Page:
Two Reports Raise Flags About Medicaid Block Grants, Per Capita Caps

Two new reports suggest that Medicaid block grants could lock in disparities in federal funding between states that spend a lot on the poor and those that do not.

Reports issued last week—one from within the government, one from beyond—cast doubt on whether budgeting Medicaid in flat amounts would have the effect of giving states the flexibility supporters seeks. In fact, the reports suggest that such programs might do the opposite while creating disadvantages for the states whose leaders have advocated the concept.

Both the Urban Institute’s (UI) Health Policy Institute and the Government Accountability Office (GAO) asked whether block grants or per capita spending caps would lock in relative spending levels based on states’ current wealth and spending levels, making it difficult for states to later adjust benefit programs. The problem, according to the UI report, is that this approach would not address differences that have built up over time in what the federal government pays in matching funds based on state-level spending.

“This practice would produce huge differences in the distribution of federal dollars and would generally favor high-income states because they have historically spent more on Medicaid,” the UI report stated.

Thus, the reports suggest, if the states that spend little on Medicaid today ever shift their thinking about providing benefits, it might be hard to undo their position in the financial pecking order. The UI report in particular distinguishes between block grants—which are a set amount of funds that might increase based on a uniform growth rate—and per capita caps, which are a set amount of funding per enrollee. While the latter program protects states against economic downturns—and resulting enrollment spikes—the per capita allotment would stay the same in bad times.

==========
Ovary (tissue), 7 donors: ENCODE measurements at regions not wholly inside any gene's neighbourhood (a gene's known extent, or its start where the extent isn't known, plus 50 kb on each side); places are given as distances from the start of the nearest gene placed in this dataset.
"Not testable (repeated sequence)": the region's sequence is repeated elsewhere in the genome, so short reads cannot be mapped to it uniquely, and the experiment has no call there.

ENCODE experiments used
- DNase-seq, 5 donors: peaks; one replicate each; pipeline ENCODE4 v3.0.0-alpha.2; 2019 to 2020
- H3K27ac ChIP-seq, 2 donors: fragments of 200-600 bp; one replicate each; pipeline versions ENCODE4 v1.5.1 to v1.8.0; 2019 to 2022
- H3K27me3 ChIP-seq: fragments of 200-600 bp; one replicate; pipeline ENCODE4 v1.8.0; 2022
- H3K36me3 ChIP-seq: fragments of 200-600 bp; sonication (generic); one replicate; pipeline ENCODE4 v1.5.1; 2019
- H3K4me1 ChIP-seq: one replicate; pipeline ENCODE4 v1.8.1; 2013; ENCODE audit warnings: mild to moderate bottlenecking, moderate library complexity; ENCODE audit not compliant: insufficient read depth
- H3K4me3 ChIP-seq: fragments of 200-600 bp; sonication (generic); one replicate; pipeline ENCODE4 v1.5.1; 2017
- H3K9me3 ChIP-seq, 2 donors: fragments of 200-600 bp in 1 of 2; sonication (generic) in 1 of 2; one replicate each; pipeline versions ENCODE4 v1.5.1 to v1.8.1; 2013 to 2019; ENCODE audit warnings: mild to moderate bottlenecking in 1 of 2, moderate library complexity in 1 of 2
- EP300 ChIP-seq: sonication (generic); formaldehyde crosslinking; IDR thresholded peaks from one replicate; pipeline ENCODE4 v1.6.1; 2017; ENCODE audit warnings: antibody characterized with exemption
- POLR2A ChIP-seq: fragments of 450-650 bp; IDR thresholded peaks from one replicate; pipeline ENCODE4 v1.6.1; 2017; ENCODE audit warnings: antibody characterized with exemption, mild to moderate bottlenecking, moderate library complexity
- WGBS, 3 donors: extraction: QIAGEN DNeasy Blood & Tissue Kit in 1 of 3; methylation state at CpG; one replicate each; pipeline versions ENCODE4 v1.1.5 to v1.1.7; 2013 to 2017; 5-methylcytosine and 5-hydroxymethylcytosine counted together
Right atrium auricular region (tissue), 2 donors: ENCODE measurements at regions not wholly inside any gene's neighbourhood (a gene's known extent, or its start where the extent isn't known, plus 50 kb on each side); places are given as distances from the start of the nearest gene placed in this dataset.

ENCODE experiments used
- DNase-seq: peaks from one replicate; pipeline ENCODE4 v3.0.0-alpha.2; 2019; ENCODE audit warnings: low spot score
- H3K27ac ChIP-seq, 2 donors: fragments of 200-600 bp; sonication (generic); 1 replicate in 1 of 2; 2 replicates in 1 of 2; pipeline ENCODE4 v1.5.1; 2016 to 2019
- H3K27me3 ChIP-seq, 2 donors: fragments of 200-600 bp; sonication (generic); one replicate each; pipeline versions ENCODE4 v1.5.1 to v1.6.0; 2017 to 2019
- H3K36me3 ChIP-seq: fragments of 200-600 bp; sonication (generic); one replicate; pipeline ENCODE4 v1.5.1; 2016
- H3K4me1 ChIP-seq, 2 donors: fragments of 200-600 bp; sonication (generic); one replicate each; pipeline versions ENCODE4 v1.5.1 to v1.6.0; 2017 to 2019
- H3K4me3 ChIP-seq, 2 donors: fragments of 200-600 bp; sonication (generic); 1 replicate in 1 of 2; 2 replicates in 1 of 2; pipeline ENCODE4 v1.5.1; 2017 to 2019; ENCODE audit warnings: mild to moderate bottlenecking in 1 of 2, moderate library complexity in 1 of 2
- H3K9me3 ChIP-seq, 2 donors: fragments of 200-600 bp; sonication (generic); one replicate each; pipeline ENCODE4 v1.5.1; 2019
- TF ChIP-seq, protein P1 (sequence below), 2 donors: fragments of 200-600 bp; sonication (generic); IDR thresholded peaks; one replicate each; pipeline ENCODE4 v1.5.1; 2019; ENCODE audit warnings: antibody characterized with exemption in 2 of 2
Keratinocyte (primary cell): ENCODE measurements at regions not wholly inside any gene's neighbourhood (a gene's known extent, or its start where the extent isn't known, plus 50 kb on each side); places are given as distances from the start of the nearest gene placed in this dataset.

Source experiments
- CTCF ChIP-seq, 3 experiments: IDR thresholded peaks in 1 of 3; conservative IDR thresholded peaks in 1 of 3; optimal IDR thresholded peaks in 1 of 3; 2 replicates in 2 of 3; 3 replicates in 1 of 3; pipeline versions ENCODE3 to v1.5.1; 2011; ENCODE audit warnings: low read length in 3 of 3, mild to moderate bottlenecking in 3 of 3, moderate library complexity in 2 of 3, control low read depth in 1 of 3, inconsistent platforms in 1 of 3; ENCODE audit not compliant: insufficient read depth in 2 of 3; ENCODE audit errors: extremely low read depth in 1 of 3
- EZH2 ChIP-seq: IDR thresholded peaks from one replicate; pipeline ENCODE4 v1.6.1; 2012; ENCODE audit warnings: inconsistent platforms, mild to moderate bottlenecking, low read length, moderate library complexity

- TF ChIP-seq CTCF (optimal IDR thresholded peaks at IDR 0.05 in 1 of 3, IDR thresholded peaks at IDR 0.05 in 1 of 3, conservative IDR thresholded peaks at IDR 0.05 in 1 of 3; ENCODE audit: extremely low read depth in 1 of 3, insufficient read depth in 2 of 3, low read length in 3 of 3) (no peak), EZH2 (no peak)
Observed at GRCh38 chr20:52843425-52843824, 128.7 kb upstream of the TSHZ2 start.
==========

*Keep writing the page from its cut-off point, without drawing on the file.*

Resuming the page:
“However,” the UI report reads, “if the predetermined cap is insufficient to provide services at current levels, states would have to choose among increasing state revenue, limiting enrollment, reducing covered benefits, and lowering provider payments (or some combination of these actions).”

While the UI report doesn’t mention him by name, Republican presidential nominee Donald Trump’s advocacy for block grants lurks in the background. The concept has been a favorite of conservatives for some time. Back in 2011, then-Mississippi Governor Haley Barbour, a former chair of the Republican National Committee, told a Congressional committee: “Y’all would save a lot of money if you let us run the program.”

But opponents of block grants don’t trust states that they see as hostile to Medicaid to manage federal monies in a way that gives the poor a basic safety net. Some have noted that even though states like Alabama and Mississippi have not expanded Medicaid, their rolls have increased since adoption of the Affordable Care Act as impoverished citizens have inquired about benefits—and learned they had been eligible for Medicaid all along.

Rather than offer increased flexibility, the UI report said, block grant or per capital policies “would also reduce states’ authority to make policy decisions over their own programs. These mechanisms would threaten current coverage levels and benefits that low-income people often need yet cannot afford.”

“In addition to slowing federal spending growth in Medicaid to reduce spending in real terms over time, the approaches would cement current coverage levels and benefits that low-income people often need yet cannot afford,” UI authors John Holahan and Matthew Buettgens wrote.

The GAO report focused more on the practical difficulties of trying to implement such a plan, given that it would likely create different categories of beneficiaries. Just how much “block” the federal government would allow in a block grant program is unknown, and states might not want every part of the program to be run this way, since states are very different.

A block grant or per capita funding system would not eliminate the need for federal accountability for spending. States have very different needs in areas like transportation, for example.

Payments under a per capital cap might exclude certain beneficiaries with high-cost disabilities, for example, because care for this population is known to cost more. However, the report notes, “such decisions could also affect whether states would have incentives to reclassify enrollees to be included or excluded from the cap.”

Finally, the GAO said, the states and CMS would have to agree on what data sources would be used to determine estimates of eligible enrollees.